JOHN RULLAN:  Like everything, it was a way to test what you learned against everyone else. You always strive to be the best at everything you do and competing was a way to test your abilities against all others When and who did you fight?


JOHN RULLAN:  I don’t remember who I fought against back then, but I do know that it was whoever was in my division. I was very successful on all levels. The one constant competitor in kata that I do remember was one of Master William Louie’s students whose name was “Little Bit”. He was always a step ahead of me and I would always finish second to him. I eventually beat him but I believe he brought out the best in me when it came to kata.

  . What was tournament competition like when you were first introduced?


JOHN RULLAN: My first tournament experience was at my father’s Ying Yee tournaments. They were some of the best tournaments around and the best would come to compete.  I also competed at Henry Cho’s tournament in Madison Square Garden, Joyce Santamaria’s tournament on LI, Ed Brown, The Battle of the Zodiac and many more. We would compete almost every weekend and almost everyone from our dojo competed. Would you describe, Specifically, how you developed your teaching techniques?


JOHN RULLAN:  Almost everything I learned, I learned from my father who is my sensei. I attend seminars and worked out occasionally with other sensei’s and masters and pick up things from them and then go back to my dojo and incorporate some of that into my teachings. I’ve had the pleasure of working out with Grand Master Wilfredo Roldan of Nisei Goju and picked up a number of techniques that I use with my students. Since I love Kata I derive pleasure in this next question prefaced by  "Kata is said to be “The Essence of Karate”; “It contains Many Secrets", and since the phrase has become a Cliche.    Do you believe the practice of Kata is useful and important?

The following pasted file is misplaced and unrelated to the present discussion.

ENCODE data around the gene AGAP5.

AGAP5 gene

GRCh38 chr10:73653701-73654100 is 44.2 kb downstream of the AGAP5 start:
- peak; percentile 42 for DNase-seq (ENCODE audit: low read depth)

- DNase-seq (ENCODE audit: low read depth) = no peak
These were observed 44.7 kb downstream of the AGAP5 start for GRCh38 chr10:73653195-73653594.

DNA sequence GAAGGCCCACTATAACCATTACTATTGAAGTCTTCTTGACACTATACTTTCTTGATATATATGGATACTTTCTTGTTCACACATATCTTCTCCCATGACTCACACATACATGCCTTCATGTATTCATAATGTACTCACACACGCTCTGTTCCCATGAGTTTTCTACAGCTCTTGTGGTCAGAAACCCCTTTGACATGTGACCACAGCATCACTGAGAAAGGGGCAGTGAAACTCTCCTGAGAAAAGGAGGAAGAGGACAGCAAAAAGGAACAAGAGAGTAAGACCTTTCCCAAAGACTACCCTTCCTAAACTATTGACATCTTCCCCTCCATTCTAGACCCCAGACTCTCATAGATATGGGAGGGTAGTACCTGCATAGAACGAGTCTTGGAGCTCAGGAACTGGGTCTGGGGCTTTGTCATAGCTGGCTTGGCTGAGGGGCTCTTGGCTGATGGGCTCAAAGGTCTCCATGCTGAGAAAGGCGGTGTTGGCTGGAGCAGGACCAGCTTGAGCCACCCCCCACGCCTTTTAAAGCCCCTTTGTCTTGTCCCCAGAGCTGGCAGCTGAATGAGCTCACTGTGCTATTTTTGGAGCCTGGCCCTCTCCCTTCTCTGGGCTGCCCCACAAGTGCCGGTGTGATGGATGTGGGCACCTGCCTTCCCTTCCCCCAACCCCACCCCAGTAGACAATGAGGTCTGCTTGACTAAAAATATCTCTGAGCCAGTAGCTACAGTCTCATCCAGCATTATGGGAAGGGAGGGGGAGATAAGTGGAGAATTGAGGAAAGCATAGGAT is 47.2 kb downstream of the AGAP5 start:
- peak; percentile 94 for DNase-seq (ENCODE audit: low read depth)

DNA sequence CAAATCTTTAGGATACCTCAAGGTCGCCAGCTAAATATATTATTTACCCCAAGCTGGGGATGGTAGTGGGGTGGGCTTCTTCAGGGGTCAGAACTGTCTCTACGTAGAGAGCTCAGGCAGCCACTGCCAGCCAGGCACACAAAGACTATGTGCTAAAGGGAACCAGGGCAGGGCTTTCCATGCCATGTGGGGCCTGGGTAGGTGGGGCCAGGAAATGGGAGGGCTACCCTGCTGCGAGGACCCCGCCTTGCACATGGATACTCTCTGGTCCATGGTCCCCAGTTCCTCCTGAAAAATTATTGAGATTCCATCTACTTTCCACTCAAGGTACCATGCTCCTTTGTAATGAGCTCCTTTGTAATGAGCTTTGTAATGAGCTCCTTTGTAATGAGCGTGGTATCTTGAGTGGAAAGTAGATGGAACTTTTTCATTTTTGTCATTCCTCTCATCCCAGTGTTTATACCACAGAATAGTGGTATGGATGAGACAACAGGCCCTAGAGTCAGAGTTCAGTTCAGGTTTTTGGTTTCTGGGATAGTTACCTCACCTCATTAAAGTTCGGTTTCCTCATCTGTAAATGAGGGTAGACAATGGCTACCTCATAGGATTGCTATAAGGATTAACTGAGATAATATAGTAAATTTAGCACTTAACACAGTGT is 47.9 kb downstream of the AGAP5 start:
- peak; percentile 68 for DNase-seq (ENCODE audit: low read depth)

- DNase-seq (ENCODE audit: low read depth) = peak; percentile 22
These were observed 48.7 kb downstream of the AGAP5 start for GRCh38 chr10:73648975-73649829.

JOHN RULLAN:  Absolutely. I feel that kata is an essential component of karate and allows us to demonstrate our movements as well as our stances. It also demonstrates our knowledge of when to be fluid in motion during blocking and when to be strong when striking. As a Goju practitioner, it allows you to also demonstrate your breathing techniques, which are a fundamental component of our system. What is your Most Favorite Kata? 


JOHN RULLAN:  As a kid my two favorite kata were Hengetsu and Sepai. I was almost unbeatable when doing Sepai. Can you tell us about your relationship with the Master of the Rullan Goju System?


JOHN RULLAN:  Hanshi Archie Rullan is my father and my sensei. Like any father son relationship there is almost always disagreements but I will say that we have a very good relationship. We may disagree on family related issues but on the dojo floor I am a humble student who’s there to learn like everyone else.
 How was training Training with him?


JOHN RULLAN:  Intense. As a kid growing up training was no joke. We trained until there was not an ounce of energy in your body. No slacking off and no horsing around and sensei was on the floor doing everything that we did. How would you describe his Method of Teaching?


JOHN RULLAN:  No nonsense. Once you stepped foot on that floor you gave it your all because that’s what he gave and therefore that’s what he expected of you. Do you still learn from him directly?